Book Review: Transcription

Juliet never set out to be a spy, she just, sort of… fell into it. Surrounded by secrets, monitoring the movements of Fascist sympathisers, Juliet is glad to leave both the boredom and the fear of her wartime experiences behind her at the end of her years of work. A decade later though, Juliet finds herself under threat from a figure from the past she was so eager to escape. Is it possible to move on? Or do our secrets follow us forever?

Transcription, by Kate Atkinson, is an entertaining piece of historical fiction, although I think it fell short of being a really great story. I thoroughly enjoyed the writing style; the way Juliet’s thoughts were interspersed with the narrative was consistently entertaining and made her feel very three-dimensional as a character. Also, I’ve done transcription work, and I empathised enormously with some of Juliet’s frustrations (Why do people have to talk over each other all the time? Why can’t they speak more clearly? Can’t they just wait until that irritating background noise stops?!) which was a selling point for me. Even beyond the great use of close third-person perspective though, the writing was wonderful, start to finish. Eminently readable.

Juliet as a character, as I already mentioned, was very appealing, and some of the other characters were entertaining or interesting although many of them faded into the background. This is partly because there was quite a large cast of characters, and they were in very distinct groups, so there was very little room for overlap and it felt like we’d go a long time before checking in with any one set. There’s also the fact that many of the characters were spies, or leading highly secretive lives for other reasons, and so there was a consistent sense that we didn’t really know any of them. That does add a sense of intrigue to the story, but I think it also meant we lost out on a feeling of connection to other characters which we might have otherwise had.

Quote from Transcription: "Sometimes she wondered if she wasn't just making things up, filling in the gaps to make sense of it. Not that anyone would notice."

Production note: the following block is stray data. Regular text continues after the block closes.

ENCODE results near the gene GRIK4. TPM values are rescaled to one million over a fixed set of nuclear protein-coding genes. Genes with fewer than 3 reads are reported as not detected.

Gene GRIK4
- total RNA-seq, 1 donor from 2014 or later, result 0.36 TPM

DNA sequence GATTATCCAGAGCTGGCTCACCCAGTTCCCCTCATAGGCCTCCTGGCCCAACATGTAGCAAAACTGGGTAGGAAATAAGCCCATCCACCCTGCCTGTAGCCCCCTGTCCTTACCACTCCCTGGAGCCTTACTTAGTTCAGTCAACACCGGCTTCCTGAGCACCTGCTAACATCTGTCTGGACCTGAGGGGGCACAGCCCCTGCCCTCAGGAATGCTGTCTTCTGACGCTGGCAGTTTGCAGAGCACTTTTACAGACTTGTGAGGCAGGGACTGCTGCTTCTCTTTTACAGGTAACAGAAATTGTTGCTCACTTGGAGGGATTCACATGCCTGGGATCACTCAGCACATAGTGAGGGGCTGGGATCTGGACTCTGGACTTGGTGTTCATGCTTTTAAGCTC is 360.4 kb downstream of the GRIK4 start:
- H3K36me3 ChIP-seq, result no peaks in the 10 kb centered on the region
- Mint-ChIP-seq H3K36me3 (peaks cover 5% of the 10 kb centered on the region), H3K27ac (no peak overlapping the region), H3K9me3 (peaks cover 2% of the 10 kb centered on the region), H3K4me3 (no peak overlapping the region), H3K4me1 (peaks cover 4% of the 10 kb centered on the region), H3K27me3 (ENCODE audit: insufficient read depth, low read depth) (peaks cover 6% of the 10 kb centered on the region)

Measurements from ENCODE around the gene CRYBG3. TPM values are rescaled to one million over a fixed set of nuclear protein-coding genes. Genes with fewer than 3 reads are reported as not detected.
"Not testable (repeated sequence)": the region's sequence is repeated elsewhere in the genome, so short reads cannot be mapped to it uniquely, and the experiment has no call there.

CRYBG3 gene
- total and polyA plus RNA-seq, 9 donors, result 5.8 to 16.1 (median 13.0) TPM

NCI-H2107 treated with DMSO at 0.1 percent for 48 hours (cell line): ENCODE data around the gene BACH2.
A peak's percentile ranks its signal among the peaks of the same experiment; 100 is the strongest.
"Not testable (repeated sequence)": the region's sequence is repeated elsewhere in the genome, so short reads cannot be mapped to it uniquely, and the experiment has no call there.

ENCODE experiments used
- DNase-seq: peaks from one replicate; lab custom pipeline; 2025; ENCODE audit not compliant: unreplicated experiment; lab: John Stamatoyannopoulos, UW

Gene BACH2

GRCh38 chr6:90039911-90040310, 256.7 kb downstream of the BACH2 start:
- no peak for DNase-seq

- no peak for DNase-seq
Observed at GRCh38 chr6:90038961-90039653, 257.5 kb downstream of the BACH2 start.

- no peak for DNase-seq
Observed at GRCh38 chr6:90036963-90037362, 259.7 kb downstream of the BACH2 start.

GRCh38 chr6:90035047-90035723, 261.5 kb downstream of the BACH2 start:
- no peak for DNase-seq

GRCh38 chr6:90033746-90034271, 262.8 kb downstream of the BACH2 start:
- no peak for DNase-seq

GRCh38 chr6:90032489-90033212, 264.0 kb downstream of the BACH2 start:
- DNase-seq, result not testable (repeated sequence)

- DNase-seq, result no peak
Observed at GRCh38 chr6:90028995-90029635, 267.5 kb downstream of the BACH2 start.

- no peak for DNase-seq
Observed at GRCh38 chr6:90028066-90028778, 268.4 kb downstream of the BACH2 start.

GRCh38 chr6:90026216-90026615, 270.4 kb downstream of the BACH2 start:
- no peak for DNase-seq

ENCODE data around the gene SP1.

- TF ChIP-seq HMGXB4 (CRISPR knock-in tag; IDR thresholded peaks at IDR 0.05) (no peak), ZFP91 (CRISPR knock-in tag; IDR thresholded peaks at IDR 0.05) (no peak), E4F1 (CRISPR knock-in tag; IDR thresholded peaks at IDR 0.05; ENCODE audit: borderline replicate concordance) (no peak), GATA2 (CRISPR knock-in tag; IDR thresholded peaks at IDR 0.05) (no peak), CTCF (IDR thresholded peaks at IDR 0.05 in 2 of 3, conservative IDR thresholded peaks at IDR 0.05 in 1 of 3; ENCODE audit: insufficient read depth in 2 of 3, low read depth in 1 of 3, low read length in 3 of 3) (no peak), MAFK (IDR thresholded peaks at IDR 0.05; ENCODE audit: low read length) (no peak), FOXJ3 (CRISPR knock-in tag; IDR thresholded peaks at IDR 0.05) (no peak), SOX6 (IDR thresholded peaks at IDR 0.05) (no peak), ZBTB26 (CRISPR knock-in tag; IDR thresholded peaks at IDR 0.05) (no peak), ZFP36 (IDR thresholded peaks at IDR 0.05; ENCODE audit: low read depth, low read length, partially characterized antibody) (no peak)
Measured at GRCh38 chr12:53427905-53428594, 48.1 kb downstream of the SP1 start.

Photo by MILKOVÍ on Unsplash

Juliet’s relationship with Perry was one of the things I found most enjoyable, and he was definitely one of the more compelling supporting characters to me, despite his frequent absence from the foreground of the story. I think I liked him so much because he clearly had something going on in his personal life that Juliet wasn’t picking up on, a version of dramatic irony that’s pretty difficult to pull off with the perspective Atkinson was writing in, which was by turns amusing and kind of sad to read.

The telling across two different times took a while to start paying off, and I never got that moment of excitement or clarity where the storylines converged or one suddenly shed a light on the other. There is a central mystery, referenced periodically, and it is revealed, and it was interesting. I wouldn’t go further than that. It was interesting to find out what had happened, but it felt neither shocking nor inevitable, like puzzle pieces slotting into place. There were a few moments in the story like this, where I wondered if a comment or revelation from a character was meant to feel more impactful than it did. I’m not sure if this was a function of Juliet having quite a wry, dispassionate narrative style, or a lack of clarity over the consequences of these revelations, but in either case it felt like a series of missed opportunities.

There was a lot of complexity around who could be trusted, and who might in fact be a double agent and, at the time of reading, I liked that this was mostly hinted at rather than being made explicit. It gave certain sections of the story an underlying menace, subtle but definite. That said, by the time we reached the end of the book I had completely lost interest in who was on what side, and I think that’s the downside of the subtlety. Because it was all just alluded to, and never seemed to spend much time at the forefront of Juliet’s narration, it never felt like it mattered very much.

Transcription isn’t a long book, I read it in a couple of days while on holiday, and it’s a delightfully written and unique take on the spy novel genre, which I definitely appreciated. That said, I think it ultimately took subtlety too far and ended up being ultimately a little forgettable. I don’t think it matches up to the other book of Atkinson’s I’ve read, Life After Life, although if you’re a big fan of historical fiction and/or World War II-era fiction Transcription may hold more interest for you than it did for me.

This is a Review of the Month for the review collection on

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